The assumption that fear of men indicates a history of abuse by a man is not the only one that may be erroneous. Many people are sure that dogs who react negatively to people with hats or backpacks proves past abuse by a person sporting those same objects. While again, this is possible, it’s more likely that the dog is simply unfamiliar with the objects themselves and the way that they change people’s appearance. Many react fearfully to a changed silhouette, becoming frightened, for example, by the sight of someone they know and love wearing a hat. Once the person removes the hat, the dog switches to happy greeting behavior.
Another commonly misunderstood area relates to the fear of children. Many dogs are skittish around children because of their erratic behavior, especially if they were not well socialized to them at an early age. After all, from a dog’s perspective, kids behave in peculiar and unexpected ways. They change direction suddenly, roll on the ground, move at variable speeds, make weird noises and are generally high-energy, bipedal whirling dervishes. Dogs who are naturally fearful may find excitable, loud humans in motion to be unpredictable, which is frightening. (On the flip side, there are fearful dogs who do fine with kids, but are terrified of adults. Usually, such dogs have had positive experiences with children and are used to their erratic behavior.)
If a dog’s fearfulness toward specific types of people or certain everyday items doesn’t necessarily mean that the dog has been abused, how can you tell if your dog suffered from abuse in the past? The honest answer is that— unless you have the dog’s full backstory— you can never know for certain. However, some clues may help you make an educated guess. Abuse is less likely as an explanation for a dog’s fearfulness if the dog’s reactions fit the pattern associated with dogs who are naturally fearful. The most common pattern is for such dogs to be cautious around strangers, especially men, and to be worse around tall, deep-voiced men with beards, or anyone carrying things—garden implements, brooms or mops, or a clipboard, or wearing sunglasses, a backpack or a hat. Dogs with a generally fearful approach to the world often react most vigorously when unfamiliar people approach, look directly at them, stand up from a sitting position or reach down to pet them.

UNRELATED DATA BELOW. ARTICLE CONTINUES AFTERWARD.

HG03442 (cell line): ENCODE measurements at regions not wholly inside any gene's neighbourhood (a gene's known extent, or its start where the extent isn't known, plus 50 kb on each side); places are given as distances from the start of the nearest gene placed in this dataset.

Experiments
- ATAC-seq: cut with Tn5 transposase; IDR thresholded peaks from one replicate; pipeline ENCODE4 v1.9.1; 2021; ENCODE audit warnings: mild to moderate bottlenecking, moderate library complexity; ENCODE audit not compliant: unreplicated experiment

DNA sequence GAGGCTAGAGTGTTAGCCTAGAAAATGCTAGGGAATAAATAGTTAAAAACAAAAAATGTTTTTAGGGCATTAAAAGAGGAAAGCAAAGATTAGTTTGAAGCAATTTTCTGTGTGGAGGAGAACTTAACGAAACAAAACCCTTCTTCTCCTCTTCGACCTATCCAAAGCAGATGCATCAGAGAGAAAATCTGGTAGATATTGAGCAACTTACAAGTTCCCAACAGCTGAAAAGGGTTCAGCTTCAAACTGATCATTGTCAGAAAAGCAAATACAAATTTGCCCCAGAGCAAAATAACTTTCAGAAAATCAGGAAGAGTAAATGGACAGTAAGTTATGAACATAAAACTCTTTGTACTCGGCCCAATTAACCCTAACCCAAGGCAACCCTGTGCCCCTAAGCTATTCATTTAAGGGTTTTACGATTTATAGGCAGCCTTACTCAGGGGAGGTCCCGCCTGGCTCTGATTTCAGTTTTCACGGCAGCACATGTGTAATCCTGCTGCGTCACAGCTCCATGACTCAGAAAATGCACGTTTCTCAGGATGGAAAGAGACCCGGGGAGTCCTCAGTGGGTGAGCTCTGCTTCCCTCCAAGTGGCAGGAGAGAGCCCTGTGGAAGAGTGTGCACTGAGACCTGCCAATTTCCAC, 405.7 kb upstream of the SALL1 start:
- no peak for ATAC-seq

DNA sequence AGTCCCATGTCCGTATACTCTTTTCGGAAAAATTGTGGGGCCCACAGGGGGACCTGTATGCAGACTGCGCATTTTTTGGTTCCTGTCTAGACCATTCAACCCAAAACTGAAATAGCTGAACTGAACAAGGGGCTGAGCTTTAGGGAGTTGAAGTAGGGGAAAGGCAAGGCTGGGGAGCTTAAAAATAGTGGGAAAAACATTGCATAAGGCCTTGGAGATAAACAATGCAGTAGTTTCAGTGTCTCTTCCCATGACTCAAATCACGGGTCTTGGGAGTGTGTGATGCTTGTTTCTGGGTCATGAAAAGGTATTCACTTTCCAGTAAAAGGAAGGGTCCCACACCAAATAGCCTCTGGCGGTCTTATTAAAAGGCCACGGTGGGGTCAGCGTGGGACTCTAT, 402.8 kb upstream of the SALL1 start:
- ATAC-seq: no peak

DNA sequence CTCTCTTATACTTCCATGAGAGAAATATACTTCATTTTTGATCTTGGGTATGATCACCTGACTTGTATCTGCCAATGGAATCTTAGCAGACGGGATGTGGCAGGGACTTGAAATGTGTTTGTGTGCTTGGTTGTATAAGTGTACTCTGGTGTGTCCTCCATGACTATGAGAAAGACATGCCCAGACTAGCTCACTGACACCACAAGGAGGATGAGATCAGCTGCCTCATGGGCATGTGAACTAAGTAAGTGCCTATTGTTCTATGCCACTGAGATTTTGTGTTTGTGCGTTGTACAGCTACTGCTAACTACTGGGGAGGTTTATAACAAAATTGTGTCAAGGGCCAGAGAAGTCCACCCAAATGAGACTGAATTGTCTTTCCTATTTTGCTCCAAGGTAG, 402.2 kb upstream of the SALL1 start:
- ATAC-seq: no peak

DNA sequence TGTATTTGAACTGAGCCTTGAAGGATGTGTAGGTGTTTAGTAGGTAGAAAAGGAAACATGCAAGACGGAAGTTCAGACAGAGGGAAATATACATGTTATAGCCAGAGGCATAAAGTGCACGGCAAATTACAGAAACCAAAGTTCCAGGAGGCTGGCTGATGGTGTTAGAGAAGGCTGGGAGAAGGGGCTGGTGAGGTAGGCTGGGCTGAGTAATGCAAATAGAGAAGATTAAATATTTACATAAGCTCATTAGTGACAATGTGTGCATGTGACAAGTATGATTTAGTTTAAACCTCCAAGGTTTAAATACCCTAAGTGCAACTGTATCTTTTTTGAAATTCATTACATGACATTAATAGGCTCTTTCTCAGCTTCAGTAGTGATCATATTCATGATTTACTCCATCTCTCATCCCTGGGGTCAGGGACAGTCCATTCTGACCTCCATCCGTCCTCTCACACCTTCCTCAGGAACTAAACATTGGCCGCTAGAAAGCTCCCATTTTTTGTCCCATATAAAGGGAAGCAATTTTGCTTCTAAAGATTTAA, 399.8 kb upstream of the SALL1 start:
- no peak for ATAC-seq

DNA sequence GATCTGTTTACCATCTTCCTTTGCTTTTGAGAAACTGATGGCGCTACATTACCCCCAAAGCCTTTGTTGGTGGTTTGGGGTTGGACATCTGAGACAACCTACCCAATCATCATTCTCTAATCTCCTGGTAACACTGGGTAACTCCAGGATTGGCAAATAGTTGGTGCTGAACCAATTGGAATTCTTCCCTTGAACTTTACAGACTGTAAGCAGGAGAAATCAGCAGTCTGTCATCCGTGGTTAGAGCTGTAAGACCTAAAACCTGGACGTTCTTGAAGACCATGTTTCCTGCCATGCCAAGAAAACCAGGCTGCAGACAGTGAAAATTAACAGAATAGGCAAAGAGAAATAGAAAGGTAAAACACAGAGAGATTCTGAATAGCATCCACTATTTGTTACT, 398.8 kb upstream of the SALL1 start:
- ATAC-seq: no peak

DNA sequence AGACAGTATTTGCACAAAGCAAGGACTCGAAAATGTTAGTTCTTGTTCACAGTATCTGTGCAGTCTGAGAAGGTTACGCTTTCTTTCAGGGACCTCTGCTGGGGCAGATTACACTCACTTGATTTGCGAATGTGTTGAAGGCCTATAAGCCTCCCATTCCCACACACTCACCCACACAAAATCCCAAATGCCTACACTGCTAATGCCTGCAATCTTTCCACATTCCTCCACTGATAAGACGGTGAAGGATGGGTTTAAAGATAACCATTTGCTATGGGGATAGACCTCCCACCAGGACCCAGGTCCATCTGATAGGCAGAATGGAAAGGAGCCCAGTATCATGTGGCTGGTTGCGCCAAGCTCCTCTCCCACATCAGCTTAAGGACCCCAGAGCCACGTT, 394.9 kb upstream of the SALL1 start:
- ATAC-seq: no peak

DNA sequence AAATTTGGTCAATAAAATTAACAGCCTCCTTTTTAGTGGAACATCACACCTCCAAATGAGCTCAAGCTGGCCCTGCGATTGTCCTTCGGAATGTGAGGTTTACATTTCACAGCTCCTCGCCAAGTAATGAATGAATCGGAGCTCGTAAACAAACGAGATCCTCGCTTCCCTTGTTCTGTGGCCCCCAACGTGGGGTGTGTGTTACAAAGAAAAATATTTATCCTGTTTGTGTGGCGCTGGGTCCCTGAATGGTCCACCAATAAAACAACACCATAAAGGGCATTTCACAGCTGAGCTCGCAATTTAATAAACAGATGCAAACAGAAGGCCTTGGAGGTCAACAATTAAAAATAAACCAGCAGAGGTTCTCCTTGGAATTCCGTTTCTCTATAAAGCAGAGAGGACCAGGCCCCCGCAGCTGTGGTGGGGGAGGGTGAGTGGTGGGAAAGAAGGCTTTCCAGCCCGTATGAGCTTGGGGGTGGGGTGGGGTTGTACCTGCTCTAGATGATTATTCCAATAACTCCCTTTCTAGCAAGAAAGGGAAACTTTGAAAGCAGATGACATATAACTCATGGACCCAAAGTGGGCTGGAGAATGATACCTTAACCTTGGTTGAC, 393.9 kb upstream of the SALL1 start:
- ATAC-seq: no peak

If the dog has sustained multiple injuries, such as broken bones or teeth, or has scars on the face and body, abuse is more likely. Of course, those injuries could be a result of accidents, and some forms of abuse leave no scars. Still, a dog with unexplained evidence of physical trauma is more likely to have been a victim of abuse than a dog without it.
If a dog’s fear is highly specific, it is more likely to be based on trauma, which could have come in the form of abuse. So, if a dog is afraid of freckled, redheaded children with glasses in the age range of 10 to 12 years, but fine with all other kids, it’s more likely that a negative experience with a child of that description caused the fear. On the other hand, if a dog is only okay with children who are older than about 16, my bet would be that the dog lacks experience with a wide range of children and is only comfortable with children who are more adult-like in size and behavior. Similarly, if the dog is okay with men unless they are wearing loafers with a buckle, I would be inclined to suspect abuse. Specificity of fears is more likely to indicate abuse, because dogs who are generally fearful are usually set off by a wider range of triggers.
Even in the case of a specific fear, we have to be careful about assuming that abuse was the cause. For example, I had a client whose dog was fearful of and aggressive toward only one person. Sounds like that person might have beaten the dog, right? Not in this case. The man the dog was afraid of was the neighbor who had saved the dog’s life during a house fire; the wonderful man went into the house and carried the dog out before the firefighters arrived. Until then, the dog liked this man, but was terrified of him after the fire, presumably because he associated the man with the horrible experience.
While anyone who loves dogs wants to know if a particular dog has been abused, the same process is used to help a dog overcome fears of any origin. Classical conditioning, desensitization and patience will serve people and dogs equally well. It’s critical not to force a frightened dog into situations that provoke fear, but instead, to protect the dog from scary circumstances. Be gentle and kind and refrain from using punishment. Feel free to comfort any dog who is scared without worrying about the common (but misplaced) warning that this will reinforce the fear. Accept that many fearful dogs never become gregarious, go-with-the-flow types, and love them for who they are rather than who you think they should be.
Some people seem relieved when I tell them that their dog may not have been abused, while others seem disappointed to give up the “feel good” story of adopting a dog who was mistreated. I empathize with both groups.